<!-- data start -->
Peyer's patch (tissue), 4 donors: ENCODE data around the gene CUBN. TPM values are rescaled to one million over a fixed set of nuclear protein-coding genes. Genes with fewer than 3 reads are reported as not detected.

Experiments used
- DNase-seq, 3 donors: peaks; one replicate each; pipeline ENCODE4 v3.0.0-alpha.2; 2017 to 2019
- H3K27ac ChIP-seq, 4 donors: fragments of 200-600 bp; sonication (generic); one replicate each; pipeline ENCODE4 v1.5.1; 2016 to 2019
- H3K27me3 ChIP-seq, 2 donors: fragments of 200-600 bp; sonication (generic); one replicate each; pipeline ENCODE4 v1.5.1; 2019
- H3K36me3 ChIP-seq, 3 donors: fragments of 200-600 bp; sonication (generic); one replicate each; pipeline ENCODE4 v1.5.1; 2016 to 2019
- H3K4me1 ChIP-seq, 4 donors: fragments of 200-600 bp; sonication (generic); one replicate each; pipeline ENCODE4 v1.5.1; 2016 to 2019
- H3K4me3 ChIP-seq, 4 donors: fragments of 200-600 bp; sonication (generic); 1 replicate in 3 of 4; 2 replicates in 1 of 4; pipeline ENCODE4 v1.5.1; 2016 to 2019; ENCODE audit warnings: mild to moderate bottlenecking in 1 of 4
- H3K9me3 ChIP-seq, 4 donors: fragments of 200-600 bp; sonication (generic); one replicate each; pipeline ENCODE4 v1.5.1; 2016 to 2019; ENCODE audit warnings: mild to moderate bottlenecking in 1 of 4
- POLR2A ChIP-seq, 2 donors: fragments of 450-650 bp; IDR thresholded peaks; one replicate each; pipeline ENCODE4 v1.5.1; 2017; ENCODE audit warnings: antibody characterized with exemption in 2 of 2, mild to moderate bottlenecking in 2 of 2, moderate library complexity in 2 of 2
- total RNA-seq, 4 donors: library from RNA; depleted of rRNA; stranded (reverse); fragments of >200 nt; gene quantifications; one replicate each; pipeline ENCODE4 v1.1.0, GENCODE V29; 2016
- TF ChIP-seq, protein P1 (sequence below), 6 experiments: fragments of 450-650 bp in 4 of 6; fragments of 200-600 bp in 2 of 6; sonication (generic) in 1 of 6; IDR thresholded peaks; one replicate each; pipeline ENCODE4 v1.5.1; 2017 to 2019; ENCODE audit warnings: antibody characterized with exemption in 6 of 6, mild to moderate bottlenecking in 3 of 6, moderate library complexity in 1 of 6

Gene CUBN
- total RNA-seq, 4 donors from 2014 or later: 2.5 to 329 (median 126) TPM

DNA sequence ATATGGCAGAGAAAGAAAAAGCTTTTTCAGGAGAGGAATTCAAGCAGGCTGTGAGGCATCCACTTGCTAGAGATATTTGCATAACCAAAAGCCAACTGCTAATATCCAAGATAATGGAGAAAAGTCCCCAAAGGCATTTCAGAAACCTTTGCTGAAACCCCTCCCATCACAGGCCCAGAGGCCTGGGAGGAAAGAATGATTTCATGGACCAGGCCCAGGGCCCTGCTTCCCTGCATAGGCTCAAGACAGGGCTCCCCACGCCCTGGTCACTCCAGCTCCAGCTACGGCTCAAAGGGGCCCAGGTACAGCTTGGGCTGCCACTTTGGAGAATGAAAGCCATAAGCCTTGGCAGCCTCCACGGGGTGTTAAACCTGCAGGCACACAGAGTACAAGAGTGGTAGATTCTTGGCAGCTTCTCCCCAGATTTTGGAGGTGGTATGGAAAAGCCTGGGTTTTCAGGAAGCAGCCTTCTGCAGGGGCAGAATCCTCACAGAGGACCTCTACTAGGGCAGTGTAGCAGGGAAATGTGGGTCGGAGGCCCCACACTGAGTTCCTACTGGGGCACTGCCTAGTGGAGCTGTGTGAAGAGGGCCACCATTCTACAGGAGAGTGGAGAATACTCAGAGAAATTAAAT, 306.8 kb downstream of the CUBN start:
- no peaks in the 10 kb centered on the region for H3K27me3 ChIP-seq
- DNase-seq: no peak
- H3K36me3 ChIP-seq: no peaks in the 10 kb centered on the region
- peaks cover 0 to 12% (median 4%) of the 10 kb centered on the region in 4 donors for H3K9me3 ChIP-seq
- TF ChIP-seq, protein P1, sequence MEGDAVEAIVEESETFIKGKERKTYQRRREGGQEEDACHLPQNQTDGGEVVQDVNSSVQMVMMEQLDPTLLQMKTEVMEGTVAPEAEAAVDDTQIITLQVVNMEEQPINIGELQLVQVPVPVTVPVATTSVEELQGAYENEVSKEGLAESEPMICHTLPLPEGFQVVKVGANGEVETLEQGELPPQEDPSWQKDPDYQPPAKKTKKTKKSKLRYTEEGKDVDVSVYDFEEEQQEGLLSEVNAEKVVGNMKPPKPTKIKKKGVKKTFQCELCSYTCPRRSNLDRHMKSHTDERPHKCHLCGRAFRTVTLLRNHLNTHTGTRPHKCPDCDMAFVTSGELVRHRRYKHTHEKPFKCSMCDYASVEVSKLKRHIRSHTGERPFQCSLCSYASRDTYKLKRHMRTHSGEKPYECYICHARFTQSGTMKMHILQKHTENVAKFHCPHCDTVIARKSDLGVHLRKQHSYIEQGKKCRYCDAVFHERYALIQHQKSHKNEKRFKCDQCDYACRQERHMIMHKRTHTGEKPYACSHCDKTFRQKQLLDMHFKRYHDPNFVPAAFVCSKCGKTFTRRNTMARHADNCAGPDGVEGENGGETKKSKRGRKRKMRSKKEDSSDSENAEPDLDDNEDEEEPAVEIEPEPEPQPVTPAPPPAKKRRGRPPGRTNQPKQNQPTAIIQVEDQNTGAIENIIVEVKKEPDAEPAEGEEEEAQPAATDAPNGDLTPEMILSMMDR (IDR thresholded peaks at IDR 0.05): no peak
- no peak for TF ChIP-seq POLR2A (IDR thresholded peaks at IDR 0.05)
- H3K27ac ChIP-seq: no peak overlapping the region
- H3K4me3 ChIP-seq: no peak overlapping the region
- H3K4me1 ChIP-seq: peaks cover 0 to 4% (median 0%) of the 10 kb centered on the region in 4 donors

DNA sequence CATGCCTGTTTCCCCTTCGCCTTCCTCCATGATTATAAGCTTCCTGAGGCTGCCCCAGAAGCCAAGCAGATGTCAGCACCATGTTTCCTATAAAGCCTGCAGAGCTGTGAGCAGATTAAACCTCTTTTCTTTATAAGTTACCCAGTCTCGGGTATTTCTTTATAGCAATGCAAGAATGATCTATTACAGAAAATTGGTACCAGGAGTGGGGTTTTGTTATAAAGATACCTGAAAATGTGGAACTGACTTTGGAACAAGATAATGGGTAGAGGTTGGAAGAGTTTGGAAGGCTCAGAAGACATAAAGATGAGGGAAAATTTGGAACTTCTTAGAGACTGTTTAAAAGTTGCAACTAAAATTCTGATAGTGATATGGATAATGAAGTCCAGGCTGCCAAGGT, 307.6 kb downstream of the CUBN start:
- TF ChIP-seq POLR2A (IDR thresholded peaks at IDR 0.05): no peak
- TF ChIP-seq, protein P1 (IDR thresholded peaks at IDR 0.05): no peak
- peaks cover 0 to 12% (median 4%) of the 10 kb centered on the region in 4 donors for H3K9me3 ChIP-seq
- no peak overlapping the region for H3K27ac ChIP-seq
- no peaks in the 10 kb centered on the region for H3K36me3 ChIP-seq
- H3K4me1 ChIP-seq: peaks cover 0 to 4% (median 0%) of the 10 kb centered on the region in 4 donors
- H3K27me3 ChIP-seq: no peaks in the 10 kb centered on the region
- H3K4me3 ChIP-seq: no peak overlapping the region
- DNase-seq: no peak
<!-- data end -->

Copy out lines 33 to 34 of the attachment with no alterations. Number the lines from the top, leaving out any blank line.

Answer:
- H3K4me3 ChIP-seq: no peak overlapping the region
- DNase-seq: no peak